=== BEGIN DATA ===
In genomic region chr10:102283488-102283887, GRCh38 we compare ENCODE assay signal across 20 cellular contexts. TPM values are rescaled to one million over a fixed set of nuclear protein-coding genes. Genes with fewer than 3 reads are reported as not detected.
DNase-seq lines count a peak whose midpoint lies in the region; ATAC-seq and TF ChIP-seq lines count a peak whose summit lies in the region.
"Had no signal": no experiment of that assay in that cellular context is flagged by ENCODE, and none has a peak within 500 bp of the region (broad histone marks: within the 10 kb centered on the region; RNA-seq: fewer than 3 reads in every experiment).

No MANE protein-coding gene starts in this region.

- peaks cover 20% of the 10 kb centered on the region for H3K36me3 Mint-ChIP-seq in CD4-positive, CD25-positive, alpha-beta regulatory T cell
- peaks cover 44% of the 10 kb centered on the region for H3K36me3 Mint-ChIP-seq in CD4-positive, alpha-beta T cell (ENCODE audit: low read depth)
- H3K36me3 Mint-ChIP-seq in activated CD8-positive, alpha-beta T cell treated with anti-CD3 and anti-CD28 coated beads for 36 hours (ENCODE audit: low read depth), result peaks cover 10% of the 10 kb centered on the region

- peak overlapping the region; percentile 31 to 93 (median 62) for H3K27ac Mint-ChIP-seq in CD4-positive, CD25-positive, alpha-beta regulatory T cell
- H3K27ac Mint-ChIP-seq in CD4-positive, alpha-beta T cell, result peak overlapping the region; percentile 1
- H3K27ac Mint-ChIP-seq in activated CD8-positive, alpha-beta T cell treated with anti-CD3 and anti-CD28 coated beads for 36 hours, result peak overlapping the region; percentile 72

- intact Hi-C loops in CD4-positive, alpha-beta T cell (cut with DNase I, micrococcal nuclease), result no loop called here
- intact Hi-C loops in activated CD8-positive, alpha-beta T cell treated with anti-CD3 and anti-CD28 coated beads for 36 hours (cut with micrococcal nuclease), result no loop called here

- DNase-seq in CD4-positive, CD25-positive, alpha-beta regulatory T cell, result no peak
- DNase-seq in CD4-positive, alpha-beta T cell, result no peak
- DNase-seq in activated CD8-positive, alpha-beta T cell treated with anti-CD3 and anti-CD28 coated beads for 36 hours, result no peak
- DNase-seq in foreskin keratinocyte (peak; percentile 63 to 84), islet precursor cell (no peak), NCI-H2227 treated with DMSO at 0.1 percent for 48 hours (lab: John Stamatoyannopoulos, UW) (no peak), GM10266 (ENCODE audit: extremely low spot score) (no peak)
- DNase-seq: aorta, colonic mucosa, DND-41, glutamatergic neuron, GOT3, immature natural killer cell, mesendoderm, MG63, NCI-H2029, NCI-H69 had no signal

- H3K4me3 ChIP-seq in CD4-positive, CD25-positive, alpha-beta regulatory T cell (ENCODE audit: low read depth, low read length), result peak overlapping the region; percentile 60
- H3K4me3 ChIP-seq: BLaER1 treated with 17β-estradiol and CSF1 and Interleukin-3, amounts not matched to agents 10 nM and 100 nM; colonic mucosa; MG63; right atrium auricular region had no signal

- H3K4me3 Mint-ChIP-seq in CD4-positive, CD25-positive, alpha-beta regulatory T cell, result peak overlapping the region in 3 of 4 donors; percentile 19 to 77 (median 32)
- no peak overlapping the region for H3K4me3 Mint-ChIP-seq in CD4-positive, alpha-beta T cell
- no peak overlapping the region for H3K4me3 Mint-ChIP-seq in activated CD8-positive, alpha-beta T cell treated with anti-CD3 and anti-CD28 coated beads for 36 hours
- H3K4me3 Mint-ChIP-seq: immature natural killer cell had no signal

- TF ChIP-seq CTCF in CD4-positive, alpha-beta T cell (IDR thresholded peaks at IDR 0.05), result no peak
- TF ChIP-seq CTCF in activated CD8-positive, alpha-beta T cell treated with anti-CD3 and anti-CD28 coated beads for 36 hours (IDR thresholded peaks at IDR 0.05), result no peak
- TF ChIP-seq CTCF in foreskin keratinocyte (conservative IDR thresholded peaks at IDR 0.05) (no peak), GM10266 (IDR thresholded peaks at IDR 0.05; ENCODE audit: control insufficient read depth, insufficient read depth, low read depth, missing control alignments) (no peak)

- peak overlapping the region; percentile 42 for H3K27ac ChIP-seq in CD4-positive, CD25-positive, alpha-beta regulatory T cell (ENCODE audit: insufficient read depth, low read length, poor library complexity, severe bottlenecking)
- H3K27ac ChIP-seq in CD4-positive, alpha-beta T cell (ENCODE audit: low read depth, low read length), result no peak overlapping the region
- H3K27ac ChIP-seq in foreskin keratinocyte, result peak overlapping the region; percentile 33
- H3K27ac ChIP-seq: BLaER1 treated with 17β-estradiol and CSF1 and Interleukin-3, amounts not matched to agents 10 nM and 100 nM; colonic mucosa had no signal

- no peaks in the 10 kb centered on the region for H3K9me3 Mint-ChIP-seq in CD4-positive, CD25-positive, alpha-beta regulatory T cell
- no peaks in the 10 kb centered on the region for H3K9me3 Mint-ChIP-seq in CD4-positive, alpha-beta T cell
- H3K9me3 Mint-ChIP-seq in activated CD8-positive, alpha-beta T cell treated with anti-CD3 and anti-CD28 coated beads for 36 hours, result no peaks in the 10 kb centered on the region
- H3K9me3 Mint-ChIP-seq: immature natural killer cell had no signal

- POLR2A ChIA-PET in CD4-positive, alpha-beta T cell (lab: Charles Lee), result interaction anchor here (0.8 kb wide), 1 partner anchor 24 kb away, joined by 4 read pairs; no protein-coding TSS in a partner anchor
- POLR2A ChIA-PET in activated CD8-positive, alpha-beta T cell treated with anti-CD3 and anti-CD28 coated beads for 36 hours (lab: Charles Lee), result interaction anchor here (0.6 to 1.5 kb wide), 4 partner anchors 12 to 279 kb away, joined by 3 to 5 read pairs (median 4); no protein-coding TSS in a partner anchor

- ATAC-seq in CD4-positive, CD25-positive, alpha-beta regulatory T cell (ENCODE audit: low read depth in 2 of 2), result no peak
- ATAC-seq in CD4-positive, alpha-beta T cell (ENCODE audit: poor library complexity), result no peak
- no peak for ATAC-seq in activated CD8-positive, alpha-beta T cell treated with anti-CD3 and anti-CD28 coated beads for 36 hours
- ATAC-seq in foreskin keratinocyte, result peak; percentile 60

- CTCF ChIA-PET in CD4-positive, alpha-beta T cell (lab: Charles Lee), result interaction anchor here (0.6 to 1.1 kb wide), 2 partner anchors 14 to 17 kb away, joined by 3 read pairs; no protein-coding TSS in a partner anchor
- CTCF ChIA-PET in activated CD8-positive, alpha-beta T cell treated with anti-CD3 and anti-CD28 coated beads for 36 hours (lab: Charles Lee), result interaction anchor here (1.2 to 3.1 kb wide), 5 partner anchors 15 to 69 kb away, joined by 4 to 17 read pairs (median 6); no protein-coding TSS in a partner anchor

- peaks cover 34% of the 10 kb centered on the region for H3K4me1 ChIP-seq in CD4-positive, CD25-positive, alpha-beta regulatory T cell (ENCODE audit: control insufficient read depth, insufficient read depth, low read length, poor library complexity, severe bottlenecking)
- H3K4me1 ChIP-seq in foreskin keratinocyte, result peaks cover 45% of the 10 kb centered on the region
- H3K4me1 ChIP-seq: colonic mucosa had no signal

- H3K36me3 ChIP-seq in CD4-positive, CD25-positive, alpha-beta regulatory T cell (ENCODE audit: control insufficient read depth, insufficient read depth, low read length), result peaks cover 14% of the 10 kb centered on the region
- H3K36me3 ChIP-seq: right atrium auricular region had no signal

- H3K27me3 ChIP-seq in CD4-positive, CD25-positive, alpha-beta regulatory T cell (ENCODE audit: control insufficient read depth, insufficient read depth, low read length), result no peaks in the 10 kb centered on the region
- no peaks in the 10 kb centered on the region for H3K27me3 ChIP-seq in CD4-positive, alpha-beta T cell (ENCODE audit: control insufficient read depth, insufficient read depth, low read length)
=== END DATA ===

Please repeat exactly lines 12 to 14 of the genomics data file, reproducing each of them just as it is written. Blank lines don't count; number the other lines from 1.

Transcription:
- intact Hi-C loops in activated CD8-positive, alpha-beta T cell treated with anti-CD3 and anti-CD28 coated beads for 36 hours (cut with micrococcal nuclease), result no loop called here

- DNase-seq in CD4-positive, CD25-positive, alpha-beta regulatory T cell, result no peak
- DNase-seq in CD4-positive, alpha-beta T cell, result no peak